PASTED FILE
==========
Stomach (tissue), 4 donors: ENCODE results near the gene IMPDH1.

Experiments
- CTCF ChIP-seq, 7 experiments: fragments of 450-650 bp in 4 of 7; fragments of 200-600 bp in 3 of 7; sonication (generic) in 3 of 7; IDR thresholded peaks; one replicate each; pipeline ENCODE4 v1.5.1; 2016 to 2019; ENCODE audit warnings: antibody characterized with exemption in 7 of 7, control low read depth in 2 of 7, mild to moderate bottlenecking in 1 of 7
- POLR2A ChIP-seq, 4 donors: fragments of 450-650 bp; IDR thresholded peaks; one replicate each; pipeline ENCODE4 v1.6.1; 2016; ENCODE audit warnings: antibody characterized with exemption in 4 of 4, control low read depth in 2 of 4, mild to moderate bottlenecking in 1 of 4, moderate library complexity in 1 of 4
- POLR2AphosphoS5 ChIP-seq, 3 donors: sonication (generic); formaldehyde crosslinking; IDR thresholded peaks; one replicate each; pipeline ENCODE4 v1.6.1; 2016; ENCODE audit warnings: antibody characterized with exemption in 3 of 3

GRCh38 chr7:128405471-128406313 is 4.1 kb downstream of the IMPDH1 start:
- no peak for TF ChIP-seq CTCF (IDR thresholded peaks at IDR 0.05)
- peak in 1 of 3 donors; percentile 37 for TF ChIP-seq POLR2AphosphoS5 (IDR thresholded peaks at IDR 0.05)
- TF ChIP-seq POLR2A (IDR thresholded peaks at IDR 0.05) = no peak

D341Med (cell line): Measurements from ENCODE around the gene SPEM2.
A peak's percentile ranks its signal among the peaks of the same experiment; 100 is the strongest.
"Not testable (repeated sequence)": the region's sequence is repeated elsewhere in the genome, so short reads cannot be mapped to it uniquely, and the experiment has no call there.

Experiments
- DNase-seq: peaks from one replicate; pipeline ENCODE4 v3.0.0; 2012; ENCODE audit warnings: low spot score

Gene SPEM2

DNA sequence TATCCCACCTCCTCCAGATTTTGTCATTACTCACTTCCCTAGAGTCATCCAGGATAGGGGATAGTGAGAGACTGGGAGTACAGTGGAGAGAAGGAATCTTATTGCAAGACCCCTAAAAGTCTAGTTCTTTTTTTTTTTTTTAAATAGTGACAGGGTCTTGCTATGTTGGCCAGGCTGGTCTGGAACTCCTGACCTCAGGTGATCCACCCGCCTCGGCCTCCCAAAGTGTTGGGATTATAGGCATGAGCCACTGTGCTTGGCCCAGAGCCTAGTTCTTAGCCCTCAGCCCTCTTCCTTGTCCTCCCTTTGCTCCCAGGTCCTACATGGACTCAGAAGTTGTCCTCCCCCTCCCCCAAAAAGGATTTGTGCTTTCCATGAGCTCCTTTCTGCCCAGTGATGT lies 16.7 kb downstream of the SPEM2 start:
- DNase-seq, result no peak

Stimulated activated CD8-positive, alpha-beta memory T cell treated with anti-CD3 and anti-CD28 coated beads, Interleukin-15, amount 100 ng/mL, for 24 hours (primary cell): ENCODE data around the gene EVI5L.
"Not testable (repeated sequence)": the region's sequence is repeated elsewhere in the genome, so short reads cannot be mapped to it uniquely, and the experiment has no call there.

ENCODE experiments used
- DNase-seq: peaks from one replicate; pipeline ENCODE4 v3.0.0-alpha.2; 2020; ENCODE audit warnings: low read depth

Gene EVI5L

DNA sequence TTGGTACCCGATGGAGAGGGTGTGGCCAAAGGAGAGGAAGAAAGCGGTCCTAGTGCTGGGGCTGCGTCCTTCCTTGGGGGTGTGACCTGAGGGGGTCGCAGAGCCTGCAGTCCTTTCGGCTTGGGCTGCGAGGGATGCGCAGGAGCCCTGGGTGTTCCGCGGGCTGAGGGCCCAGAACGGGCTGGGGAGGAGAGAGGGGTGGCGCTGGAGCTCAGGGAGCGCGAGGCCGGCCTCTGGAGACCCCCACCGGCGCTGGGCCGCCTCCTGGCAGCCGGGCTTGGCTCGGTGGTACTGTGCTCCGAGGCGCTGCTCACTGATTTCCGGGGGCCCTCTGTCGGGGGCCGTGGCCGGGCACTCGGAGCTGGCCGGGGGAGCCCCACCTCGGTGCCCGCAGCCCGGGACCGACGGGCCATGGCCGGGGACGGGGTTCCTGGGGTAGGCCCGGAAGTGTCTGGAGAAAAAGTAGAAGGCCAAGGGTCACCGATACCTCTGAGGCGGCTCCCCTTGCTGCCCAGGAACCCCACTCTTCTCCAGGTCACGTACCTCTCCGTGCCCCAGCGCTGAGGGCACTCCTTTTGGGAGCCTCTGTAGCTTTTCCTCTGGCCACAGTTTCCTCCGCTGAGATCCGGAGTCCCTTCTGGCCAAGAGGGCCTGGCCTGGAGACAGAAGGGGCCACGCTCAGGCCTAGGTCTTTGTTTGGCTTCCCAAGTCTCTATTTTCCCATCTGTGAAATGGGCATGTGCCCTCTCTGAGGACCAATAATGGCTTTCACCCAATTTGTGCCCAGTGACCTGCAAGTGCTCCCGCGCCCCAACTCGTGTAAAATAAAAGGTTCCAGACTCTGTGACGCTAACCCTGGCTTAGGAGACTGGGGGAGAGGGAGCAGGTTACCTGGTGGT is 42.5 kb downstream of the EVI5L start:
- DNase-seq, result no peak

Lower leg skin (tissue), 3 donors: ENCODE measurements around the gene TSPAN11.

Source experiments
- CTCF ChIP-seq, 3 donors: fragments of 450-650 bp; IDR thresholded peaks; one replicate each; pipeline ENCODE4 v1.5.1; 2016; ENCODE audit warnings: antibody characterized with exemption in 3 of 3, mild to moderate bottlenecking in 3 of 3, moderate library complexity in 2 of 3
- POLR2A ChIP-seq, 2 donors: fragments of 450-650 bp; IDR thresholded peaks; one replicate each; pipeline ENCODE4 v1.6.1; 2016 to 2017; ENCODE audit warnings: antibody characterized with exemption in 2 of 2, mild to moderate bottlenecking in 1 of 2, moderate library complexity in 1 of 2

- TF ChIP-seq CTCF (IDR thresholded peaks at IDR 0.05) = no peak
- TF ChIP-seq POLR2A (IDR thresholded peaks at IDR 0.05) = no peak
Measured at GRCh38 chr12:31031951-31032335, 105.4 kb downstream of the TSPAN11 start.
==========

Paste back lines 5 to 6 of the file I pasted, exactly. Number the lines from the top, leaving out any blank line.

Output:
- POLR2AphosphoS5 ChIP-seq, 3 donors: sonication (generic); formaldehyde crosslinking; IDR thresholded peaks; one replicate each; pipeline ENCODE4 v1.6.1; 2016; ENCODE audit warnings: antibody characterized with exemption in 3 of 3

GRCh38 chr7:128405471-128406313 is 4.1 kb downstream of the IMPDH1 start: